That brings me to my next topic of ramble: Politics and extremism. Take the situation I just described and add a new factor to the equation: A political party that likes to flatter your patriotism and national pride, and that blames the daily problems of the people on a part of society that is fundamentally “different” (Not a huge fan of the word), whether in skin colour, religion, nationality, social class etc…. Now take that entity, and make it promise to the people that they will maintain their resources and privileges if those scapegoats are removed from the equation, or, at least, prevented from taking a bigger part in it. Here in France, that phenomenon is very present. The extreme right National Front claims that foreigners from Africa and Eastern Europe are taking “French” jobs, that the Euro and the E.U. are killing the French economy, that the governing socialists are incapable of running the country (which, to their credit, is a widely spread opinion that I can, to an extent, understand). Then again, this rise of extremism cannot only be the cause of this power conservation mechanism, at least not directly. It is also caused by the mass distrust in classical parties, mostly due to their inability to deal with the consequences of 2008’s financial fallout. However that inability to solve the many problems that befell on national economies may also be tied to the power mechanism we were talking about earlier. Indeed, the crisis may have had the same effect on politicians and people of influence as it is having today on the electors/voters. They were faced with a failure on the global level. They had been elected, and now the people of their nation were faced with inflation, rising prices, and, in some cases, unemployment or homelessness. Maybe this caused them to grasp on to the power they were given access to, for fear of losing it despite their efforts. Maybe they lost focus of the problem. Maybe they lost focus of the voters who put them in that seat. That would be understandable when political rivals that were insignificant before now could claim that they had failed to protect the nation from economic hardship (an impossible task in this globalized world, by the way). So it all links back to power in a vicious circle of chaos: Rise; Corruption; Trauma; Rise.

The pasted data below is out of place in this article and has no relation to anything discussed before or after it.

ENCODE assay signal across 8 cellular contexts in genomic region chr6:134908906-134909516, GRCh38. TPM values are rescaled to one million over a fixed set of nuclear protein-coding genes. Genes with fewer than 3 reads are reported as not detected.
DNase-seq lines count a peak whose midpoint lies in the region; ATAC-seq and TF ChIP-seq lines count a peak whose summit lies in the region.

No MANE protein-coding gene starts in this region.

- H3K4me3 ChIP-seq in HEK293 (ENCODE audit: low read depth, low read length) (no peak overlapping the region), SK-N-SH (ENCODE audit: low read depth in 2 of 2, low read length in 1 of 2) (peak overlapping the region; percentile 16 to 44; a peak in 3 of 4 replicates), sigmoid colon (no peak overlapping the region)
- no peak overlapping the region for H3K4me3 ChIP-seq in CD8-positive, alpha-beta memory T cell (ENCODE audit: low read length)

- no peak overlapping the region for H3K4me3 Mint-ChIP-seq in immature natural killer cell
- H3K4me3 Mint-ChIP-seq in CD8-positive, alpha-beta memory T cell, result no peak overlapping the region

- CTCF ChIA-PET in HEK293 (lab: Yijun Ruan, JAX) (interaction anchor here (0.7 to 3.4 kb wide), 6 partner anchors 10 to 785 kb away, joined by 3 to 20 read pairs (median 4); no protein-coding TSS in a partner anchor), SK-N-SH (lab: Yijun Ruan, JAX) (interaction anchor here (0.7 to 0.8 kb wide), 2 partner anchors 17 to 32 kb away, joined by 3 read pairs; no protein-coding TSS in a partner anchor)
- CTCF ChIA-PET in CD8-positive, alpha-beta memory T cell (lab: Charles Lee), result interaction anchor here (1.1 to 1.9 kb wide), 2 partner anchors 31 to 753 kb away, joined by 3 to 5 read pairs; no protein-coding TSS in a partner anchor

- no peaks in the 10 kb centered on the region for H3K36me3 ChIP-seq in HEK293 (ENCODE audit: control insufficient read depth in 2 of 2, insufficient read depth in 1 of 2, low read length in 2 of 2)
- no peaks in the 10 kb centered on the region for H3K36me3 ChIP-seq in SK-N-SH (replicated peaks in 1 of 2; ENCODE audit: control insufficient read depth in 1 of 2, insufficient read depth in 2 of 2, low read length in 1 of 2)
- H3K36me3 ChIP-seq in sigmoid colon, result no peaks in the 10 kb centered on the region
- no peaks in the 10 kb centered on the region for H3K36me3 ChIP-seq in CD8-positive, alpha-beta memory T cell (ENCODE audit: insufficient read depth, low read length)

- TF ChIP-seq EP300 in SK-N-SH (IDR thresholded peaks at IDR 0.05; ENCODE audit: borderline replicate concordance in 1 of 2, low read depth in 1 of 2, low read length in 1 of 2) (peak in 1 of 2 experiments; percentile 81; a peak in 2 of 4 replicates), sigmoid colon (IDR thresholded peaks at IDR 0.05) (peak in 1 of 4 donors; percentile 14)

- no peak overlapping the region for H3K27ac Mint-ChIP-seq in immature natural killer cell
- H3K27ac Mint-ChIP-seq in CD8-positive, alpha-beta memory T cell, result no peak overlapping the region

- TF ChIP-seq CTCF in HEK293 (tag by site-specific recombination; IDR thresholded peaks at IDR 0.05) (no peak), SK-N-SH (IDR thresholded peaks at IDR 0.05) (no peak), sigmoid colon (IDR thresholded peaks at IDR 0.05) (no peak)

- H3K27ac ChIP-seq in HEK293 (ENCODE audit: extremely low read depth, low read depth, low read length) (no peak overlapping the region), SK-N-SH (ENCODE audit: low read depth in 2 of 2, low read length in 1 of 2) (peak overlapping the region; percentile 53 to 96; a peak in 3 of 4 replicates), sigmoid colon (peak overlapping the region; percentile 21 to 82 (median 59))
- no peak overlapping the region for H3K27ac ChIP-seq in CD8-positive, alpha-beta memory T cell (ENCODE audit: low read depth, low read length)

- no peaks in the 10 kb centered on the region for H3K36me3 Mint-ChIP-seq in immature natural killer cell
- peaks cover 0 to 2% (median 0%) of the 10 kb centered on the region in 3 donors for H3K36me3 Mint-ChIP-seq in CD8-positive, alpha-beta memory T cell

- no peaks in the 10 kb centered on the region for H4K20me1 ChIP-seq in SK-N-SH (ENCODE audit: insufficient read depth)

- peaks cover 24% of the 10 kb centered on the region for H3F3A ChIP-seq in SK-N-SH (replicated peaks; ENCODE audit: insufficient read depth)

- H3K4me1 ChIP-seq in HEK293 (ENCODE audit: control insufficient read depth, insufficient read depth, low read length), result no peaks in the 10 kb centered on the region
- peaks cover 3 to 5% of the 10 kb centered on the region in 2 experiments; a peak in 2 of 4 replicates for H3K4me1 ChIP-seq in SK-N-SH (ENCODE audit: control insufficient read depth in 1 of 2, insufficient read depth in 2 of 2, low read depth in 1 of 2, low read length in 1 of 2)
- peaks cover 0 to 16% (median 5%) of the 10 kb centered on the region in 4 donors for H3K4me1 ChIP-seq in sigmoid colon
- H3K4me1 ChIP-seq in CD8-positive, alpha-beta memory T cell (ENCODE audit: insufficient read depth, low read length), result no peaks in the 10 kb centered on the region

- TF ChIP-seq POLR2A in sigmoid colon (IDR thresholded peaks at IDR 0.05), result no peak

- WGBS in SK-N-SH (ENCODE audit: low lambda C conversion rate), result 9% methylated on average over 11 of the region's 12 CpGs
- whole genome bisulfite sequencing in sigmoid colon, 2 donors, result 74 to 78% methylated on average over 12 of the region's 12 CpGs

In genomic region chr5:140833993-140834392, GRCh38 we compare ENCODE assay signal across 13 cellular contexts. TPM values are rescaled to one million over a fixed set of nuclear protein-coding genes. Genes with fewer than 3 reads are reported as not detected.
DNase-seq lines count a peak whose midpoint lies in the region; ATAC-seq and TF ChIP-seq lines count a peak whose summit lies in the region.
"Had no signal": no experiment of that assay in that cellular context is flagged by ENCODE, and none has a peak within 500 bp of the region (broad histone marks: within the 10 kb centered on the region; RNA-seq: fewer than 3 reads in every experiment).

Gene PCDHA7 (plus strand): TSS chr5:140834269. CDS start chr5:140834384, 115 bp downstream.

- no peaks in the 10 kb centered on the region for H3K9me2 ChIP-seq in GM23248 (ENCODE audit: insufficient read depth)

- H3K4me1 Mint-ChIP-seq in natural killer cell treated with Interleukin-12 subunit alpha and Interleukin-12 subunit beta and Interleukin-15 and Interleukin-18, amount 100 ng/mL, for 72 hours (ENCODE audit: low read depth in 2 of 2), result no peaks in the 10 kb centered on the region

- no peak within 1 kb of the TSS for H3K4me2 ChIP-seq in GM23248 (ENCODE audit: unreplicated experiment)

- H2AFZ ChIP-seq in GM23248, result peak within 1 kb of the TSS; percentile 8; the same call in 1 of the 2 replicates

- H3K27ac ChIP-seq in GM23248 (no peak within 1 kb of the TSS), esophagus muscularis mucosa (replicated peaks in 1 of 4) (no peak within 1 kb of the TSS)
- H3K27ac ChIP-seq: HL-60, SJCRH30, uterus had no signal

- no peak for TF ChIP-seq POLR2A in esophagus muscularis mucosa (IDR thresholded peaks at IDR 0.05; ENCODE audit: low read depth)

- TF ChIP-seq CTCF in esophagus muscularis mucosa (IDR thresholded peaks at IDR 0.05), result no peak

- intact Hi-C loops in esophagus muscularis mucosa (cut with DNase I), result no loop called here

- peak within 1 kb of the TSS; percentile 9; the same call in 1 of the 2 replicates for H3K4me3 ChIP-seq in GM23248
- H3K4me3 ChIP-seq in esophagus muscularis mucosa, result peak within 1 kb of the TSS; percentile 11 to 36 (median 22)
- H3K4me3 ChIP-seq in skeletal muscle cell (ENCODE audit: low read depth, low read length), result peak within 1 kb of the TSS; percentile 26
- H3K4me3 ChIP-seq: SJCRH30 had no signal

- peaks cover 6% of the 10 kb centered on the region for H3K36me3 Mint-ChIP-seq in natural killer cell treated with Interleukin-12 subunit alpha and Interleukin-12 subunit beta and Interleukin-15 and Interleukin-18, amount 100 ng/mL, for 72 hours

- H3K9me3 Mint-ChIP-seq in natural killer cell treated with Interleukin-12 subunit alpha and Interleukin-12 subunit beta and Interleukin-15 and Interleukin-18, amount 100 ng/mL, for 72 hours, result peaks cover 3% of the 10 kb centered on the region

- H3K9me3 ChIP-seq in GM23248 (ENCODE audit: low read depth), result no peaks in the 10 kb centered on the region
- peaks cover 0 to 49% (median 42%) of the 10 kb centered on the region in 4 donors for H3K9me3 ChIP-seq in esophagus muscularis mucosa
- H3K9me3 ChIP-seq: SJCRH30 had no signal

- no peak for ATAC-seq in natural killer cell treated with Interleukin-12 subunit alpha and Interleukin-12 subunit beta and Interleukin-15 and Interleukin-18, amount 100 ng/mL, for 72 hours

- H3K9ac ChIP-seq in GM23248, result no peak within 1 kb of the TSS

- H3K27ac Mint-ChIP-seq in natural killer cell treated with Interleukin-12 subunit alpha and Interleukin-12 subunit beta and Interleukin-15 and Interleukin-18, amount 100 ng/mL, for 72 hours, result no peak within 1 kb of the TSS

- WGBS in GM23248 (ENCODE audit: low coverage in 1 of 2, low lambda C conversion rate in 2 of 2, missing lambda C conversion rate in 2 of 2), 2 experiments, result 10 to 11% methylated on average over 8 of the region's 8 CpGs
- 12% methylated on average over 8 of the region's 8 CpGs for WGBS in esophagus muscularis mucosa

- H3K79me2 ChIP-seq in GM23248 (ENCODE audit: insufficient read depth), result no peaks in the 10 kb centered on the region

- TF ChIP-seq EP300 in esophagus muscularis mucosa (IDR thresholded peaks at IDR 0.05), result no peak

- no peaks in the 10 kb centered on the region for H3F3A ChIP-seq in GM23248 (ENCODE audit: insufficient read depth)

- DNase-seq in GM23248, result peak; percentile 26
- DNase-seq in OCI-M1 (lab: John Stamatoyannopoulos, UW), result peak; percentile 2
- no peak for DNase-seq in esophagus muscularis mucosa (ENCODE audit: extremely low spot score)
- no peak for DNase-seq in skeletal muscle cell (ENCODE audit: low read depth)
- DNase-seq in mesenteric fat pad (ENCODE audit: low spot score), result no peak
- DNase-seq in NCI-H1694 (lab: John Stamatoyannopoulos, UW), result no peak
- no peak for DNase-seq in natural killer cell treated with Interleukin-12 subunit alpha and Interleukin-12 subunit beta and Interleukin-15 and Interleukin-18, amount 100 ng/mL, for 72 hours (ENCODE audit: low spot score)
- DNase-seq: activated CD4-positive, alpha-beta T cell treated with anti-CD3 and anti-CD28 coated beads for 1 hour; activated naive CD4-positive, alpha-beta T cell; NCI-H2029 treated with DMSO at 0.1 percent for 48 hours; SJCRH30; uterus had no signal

Except that’s not quite true. Compare this situation to the last time extreme right, fascist parties were on the rise: in the 1930s and before, racism and xenophobia were widespread and part of mainstream society. Hatred was omnipresent after WW1’s “dictat”. In the meantime, we avoided an open conflict between the United States and the Soviets (which, because of the spread of nuclear weaponry, could have devastated life on Earth). This goes to show that, despite it being slow and gradual, progress is being made, and that might be best.
If we were to flip the table over and radically change society in a short period of time, then true chaos would ensue (Mao’s Great Cultural Revolution, anyone?). We will gradually improve our ability to resist corruption and hatred, learn to wield power with reason, learn to understand one another and bypass differences. Human society is like a rocket, fighting to escape Earth’s gravity: It consumes a ridiculous amount of energy, but it has the ability to elevate us above and beyond the flaws of human nature.
So, SilverLeaf, to answer your comment, no I don’t think that power is fundamentally bad, even if, in modern socio-political terms, it tends to be. As for global peace, I think and hope that we’re on the right track.